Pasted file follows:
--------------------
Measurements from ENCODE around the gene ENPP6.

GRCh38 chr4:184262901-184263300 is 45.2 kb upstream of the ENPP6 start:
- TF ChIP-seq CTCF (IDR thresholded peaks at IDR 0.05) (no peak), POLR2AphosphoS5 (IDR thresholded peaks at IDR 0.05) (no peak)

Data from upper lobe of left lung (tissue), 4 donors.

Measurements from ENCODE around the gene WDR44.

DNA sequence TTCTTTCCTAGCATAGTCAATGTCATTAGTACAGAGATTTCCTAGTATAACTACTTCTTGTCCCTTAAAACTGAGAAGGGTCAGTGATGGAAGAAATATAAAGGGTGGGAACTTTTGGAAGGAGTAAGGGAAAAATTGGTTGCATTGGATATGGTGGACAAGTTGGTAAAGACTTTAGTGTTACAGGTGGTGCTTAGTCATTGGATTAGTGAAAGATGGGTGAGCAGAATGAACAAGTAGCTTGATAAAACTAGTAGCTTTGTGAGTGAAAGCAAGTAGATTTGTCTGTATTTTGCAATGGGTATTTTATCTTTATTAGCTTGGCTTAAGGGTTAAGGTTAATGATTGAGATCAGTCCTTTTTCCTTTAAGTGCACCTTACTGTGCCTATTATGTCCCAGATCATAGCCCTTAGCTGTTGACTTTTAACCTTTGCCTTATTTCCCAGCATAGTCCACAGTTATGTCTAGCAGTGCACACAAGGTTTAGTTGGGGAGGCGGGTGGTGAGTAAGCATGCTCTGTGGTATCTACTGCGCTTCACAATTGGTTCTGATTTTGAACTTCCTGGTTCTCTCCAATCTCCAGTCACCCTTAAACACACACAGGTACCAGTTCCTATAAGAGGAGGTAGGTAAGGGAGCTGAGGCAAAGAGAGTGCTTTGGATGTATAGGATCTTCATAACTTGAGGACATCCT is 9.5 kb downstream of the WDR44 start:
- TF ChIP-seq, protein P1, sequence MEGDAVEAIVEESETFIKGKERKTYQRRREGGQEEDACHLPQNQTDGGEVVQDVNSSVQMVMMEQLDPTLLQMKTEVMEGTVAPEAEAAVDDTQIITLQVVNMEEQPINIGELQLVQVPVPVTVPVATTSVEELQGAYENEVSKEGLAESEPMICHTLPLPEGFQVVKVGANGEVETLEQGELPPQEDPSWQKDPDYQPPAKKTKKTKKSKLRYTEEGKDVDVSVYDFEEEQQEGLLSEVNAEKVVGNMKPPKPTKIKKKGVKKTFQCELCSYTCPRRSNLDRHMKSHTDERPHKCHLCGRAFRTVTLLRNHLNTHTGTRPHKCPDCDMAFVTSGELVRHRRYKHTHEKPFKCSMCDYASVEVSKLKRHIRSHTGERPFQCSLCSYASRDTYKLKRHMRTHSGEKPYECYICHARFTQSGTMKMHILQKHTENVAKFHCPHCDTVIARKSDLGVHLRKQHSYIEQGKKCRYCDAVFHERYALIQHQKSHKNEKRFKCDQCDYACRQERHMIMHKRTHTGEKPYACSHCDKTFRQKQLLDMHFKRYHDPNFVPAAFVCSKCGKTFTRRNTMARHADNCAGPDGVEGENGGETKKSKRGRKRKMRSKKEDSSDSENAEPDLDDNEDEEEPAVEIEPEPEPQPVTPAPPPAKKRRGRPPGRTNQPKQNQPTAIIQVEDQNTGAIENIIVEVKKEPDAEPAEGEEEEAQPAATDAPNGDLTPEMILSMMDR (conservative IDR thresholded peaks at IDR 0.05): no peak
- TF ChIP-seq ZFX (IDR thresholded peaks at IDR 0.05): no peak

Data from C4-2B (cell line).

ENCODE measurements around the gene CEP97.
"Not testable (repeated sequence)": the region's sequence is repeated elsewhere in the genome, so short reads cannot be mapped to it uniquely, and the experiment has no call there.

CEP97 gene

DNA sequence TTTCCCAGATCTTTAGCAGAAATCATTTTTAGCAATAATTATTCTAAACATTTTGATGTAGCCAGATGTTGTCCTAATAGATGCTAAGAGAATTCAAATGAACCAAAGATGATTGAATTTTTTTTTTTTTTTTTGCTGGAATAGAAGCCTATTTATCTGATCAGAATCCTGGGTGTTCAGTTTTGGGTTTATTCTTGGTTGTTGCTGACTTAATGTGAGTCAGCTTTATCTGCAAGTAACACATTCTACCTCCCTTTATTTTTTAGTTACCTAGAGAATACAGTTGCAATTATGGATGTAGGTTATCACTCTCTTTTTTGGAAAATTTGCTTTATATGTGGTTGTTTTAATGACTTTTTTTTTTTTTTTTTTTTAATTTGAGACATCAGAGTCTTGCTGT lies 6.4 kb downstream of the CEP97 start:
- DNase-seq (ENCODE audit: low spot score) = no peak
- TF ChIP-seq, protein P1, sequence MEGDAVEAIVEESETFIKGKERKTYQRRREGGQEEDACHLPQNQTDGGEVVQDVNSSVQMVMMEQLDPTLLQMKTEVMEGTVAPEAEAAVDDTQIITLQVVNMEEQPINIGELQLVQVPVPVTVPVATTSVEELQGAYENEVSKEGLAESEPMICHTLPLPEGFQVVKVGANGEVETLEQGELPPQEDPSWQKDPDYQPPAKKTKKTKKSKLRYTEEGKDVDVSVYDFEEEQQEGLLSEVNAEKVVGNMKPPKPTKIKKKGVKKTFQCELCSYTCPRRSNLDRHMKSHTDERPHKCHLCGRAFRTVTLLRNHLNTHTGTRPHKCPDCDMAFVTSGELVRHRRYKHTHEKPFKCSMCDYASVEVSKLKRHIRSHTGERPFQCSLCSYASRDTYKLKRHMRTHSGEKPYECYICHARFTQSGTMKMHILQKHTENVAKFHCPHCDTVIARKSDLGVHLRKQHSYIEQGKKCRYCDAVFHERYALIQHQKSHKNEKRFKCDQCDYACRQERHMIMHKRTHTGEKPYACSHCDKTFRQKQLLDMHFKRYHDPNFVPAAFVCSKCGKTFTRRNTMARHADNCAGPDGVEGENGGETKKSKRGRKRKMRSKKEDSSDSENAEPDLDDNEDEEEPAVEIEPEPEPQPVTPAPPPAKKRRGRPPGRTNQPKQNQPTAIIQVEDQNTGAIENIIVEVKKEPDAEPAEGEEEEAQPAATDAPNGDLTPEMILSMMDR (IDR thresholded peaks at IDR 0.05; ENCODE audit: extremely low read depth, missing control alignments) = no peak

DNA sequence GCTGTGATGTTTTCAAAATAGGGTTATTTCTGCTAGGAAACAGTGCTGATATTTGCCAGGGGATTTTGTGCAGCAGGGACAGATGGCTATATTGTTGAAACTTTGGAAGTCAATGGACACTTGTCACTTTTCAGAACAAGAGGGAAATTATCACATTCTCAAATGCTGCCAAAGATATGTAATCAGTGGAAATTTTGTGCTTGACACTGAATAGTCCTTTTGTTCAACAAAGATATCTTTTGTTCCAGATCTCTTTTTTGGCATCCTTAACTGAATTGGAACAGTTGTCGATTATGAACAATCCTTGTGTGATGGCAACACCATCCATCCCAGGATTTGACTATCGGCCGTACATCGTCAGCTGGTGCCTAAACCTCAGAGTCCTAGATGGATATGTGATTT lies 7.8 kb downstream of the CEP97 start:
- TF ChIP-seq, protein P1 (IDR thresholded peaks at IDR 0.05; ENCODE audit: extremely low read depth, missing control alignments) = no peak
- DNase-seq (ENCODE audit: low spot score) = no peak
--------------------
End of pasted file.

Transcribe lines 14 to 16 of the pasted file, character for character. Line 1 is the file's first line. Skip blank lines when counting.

- DNase-seq (ENCODE audit: low spot score) = no peak
- TF ChIP-seq, protein P1, sequence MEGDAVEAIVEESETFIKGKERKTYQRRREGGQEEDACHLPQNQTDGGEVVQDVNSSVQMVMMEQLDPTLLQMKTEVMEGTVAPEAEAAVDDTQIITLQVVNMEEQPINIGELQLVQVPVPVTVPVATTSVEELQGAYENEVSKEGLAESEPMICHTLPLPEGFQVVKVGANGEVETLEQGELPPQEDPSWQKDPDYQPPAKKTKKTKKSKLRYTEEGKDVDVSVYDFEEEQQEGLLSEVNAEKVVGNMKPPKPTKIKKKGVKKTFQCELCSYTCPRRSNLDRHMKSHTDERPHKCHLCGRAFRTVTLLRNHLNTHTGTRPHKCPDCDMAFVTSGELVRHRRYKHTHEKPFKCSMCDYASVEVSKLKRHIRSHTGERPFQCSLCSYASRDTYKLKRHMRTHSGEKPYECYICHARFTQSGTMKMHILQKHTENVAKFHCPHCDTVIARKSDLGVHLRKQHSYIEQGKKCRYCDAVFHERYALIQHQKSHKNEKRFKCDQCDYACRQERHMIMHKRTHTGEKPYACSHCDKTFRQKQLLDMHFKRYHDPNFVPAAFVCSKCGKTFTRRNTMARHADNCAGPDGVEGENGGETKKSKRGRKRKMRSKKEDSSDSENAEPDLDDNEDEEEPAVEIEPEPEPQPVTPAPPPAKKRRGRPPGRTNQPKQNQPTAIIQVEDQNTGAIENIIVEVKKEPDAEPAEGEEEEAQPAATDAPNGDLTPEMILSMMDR (IDR thresholded peaks at IDR 0.05; ENCODE audit: extremely low read depth, missing control alignments) = no peak

DNA sequence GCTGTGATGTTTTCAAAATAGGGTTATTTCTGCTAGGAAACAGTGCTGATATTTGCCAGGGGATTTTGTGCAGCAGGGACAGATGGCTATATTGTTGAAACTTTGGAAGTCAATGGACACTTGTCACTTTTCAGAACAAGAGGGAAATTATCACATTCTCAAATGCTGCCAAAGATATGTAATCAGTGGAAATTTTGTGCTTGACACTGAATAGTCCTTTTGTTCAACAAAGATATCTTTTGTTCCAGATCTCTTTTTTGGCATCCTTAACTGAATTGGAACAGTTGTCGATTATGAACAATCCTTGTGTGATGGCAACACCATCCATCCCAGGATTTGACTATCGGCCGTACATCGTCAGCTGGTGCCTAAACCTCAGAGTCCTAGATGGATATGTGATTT lies 7.8 kb downstream of the CEP97 start: